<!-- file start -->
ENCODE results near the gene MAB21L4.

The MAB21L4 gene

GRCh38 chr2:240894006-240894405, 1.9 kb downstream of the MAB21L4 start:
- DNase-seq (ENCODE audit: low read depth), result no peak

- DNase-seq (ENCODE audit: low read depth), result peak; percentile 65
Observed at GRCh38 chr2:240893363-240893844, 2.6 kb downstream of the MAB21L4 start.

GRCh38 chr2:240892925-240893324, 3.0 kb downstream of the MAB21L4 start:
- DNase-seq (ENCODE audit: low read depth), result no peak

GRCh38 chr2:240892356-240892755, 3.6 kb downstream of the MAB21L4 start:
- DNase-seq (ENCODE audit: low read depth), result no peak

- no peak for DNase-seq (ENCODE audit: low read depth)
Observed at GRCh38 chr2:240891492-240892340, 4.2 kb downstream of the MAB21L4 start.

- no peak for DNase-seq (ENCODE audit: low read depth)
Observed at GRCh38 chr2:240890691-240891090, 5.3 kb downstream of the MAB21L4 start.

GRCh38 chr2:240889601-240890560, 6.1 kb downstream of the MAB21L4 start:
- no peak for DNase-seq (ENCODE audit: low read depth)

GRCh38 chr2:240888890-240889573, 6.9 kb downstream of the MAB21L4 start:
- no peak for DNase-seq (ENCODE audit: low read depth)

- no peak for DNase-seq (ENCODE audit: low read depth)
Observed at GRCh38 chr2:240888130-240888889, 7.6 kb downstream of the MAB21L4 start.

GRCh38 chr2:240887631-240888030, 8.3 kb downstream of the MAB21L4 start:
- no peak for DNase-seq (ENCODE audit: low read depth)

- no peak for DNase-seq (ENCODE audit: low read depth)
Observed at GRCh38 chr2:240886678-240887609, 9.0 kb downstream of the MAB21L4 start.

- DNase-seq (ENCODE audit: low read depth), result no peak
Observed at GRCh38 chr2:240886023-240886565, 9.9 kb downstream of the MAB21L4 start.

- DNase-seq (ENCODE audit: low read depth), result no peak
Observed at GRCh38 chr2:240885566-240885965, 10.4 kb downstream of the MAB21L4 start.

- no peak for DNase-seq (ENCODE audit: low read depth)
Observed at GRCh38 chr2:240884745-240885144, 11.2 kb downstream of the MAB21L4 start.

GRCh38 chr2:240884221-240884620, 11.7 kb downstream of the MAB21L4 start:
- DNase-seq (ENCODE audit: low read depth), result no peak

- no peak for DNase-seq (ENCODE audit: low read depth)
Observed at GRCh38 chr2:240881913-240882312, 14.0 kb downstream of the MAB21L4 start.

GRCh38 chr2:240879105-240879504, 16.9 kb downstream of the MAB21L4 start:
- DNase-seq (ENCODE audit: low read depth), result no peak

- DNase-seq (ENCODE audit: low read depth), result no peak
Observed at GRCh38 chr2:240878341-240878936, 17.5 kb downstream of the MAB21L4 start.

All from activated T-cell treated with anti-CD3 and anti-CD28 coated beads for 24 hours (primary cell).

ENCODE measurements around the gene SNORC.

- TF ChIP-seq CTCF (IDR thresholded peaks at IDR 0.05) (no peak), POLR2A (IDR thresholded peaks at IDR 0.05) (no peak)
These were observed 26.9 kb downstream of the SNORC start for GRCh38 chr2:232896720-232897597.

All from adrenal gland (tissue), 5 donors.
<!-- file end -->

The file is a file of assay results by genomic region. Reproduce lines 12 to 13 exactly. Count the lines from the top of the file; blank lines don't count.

Observed at GRCh38 chr2:240891492-240892340, 4.2 kb downstream of the MAB21L4 start.

- no peak for DNase-seq (ENCODE audit: low read depth)